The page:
Sometimes the proverbial greener grass on the other side looks a lot different the closer you get: the grass isn’t greener, it’s just a different grass in a different location. Amidst the chaos of conference realignment and an evolving landscape in college sports, Boise State and San Diego State realized that what looked like a good idea from afar really wasn’t any better than their current situation.
After the restructured Bowl Championship Series format gave schools from the Mountain West and Big East (along with the other non-power conferences) an equal opportunity to qualify for a BCS game, the reasons to stay in the Mountain West far outweighed the reasons to move. The switch no longer made any sense strategically or financially. Boise State withdrew their commitment from the Big East right before the New Year, with San Diego State officially withdrawing and being reinstated to the Mountain West on Wednesday.
The news provides a sigh of relief for the other Mountain West schools, and should provide stability for a conference that has been one of the most active in realignment with several teams coming and going over the past few years. With San Diego State’s reinstatement, the Mountain West will have 12 football members next season, with Hawaii as the lone football-only member, giving them an 11 team league in all other sports.
Don’t be surprised if more moves follow. There have been hints that BYU is looking to re-join a conference in order to have better bowl tie-ins, with their former home the Mountain West being their preferred choice. BYU has been playing their other sports in the West Coast Conference, so it is possible that they may join as a football-only member. At this point, the Mountain West could seek one more member for all sports, which would give them a 14 member football conference and 12 member conference for all other sports. Regardless of any further expansion, one thing is clear for the Mountain West: the teams they have now will be staying for a while, with a new TV deal in the works and a football conference championship game sure to be finalized in the coming months.
Last decade when Boise State, Utah, and TCU stormed the BCS picture taking out highly ranked opponents from power conferences like Oklahoma, Alabama, and Wisconsin, the nation took notice. However, many of the power conference commissioners claimed those schools could certainly compete for one game with the big boys, but not for a full season; they had lots of talent, but were undersized and would wear down against tougher opponents with more depth. When the whirlwind of conference realignment began, many of those same commissioners apparently had a change of heart and decided those “small schools” were good enough to join their league. One of the first schools invited to a power conference was Utah to the now Pac-12. Next was TCU to the Big East, and ultimately the Big 12. Then it was the original Cinderella team Boise State to the Big East, among many others.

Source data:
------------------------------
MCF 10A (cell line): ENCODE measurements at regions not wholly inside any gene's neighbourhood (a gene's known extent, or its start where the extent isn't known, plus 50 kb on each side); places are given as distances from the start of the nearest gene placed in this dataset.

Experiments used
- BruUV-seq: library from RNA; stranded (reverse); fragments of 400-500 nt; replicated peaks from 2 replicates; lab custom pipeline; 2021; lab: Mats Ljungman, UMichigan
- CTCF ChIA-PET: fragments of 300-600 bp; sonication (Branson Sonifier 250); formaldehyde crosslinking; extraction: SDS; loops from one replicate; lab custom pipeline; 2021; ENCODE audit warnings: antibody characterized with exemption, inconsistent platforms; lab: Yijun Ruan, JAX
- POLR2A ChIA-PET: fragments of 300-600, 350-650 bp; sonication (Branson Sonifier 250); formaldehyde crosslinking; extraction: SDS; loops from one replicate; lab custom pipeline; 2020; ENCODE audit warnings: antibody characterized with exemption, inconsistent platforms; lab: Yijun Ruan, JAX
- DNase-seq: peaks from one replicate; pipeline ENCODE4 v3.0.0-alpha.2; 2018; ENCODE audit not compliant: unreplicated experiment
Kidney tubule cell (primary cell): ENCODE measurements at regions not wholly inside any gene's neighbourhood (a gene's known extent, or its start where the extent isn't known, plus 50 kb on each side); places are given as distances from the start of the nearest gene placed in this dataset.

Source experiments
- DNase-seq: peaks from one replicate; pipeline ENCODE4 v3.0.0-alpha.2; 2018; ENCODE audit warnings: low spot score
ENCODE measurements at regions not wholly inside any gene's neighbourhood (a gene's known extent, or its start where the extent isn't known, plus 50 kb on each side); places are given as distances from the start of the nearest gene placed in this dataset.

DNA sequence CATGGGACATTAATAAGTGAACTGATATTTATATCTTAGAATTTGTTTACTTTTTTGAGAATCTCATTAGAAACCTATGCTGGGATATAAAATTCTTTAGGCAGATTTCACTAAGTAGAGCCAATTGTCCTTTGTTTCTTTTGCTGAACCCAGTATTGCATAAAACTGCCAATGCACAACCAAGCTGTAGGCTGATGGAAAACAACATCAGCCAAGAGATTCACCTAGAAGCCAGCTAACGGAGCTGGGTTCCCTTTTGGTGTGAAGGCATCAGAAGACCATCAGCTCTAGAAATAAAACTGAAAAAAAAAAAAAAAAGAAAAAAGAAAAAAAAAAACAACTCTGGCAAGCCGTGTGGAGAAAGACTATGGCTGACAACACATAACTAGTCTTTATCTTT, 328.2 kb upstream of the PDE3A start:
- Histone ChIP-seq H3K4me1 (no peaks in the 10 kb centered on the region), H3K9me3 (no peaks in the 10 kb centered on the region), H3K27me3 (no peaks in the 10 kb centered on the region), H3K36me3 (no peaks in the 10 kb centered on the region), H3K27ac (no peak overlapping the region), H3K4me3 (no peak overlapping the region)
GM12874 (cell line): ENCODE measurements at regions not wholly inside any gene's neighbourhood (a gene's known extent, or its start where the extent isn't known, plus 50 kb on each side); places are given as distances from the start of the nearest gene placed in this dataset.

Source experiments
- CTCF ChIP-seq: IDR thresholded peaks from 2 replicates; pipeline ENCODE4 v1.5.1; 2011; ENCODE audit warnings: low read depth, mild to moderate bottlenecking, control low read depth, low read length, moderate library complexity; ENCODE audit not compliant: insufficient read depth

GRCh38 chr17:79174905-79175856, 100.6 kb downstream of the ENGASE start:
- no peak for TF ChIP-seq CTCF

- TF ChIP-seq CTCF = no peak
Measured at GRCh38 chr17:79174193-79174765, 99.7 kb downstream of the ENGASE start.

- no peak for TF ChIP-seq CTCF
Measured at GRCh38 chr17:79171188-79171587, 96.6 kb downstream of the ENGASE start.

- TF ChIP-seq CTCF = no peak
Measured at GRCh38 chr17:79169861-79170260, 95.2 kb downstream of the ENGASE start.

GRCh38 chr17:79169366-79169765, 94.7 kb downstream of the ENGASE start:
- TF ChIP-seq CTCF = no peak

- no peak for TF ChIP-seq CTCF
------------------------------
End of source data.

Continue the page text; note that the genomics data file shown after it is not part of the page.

What many fans have realized is that those schools were good enough to compete all along; the big schools just didn’t want to share the massive paychecks they were receiving from the BCS. TCU went 7-6 in their first season in the Big 12, but were involved in several close losses, and at times were bigger and faster than some of their conference opponents who had been in the “power conference” for years. How much better will they be after collecting a Big 12 paycheck the next three or four years? Same with Utah and the Pac-12, the more money they earn, the more they can spend on facilities, recruiting budget, and stadium renovations/expansions. An increase in revenue for these schools will only make them more competitive down the line than they already are.
Boise State was in the driver’s seat with these conference negotiations. They knew both conferences needed them badly for name recognition and to give them a premier team to glorify on a national stage. They made the wise choice by staying in the stable conference, with the Big East unsure of its future in any regard as the “Catholic 7” figure out their next move. San Diego State was about to take its top-level basketball program to the Big West, which would have been an awful move for their RPI and strength of schedule. The Mountain West knew this, and never panicked. They let the process play out, waited patiently for things to settle while also setting up contingency plans, and then calmly welcomed both schools back in with open arms, like a father to his prodigal sons.
Fans have a lot to look forward to in the near future with this conference. Next season San Jose State and Utah State, two improving programs (both went 11-2 last season) who are getting more attention of late, will add more depth to an already competitive league. UNLV, the doormat of Mountain West football, is in the process of finalizing a stadium proposal that will be one of the most attractive places to play in the country if everything goes through. New Mexico was atrocious for years but played much better this year under first-year coach Bob Davie and should continue to improve, while Air Force, Fresno State, and Nevada remain steady programs year in and year out.
The Mountain West is already on the map as an elite mid-major basketball conference, with three teams consistently being ranked in the top-25 so far this season. The stability resulting from Boise State and San Diego State’s decisions, coupled with the restructured TV deal, will benefit the conference from top to bottom in recruiting and future planning. The key to any business’ long-term success is stability; the Mountain West finally has that.
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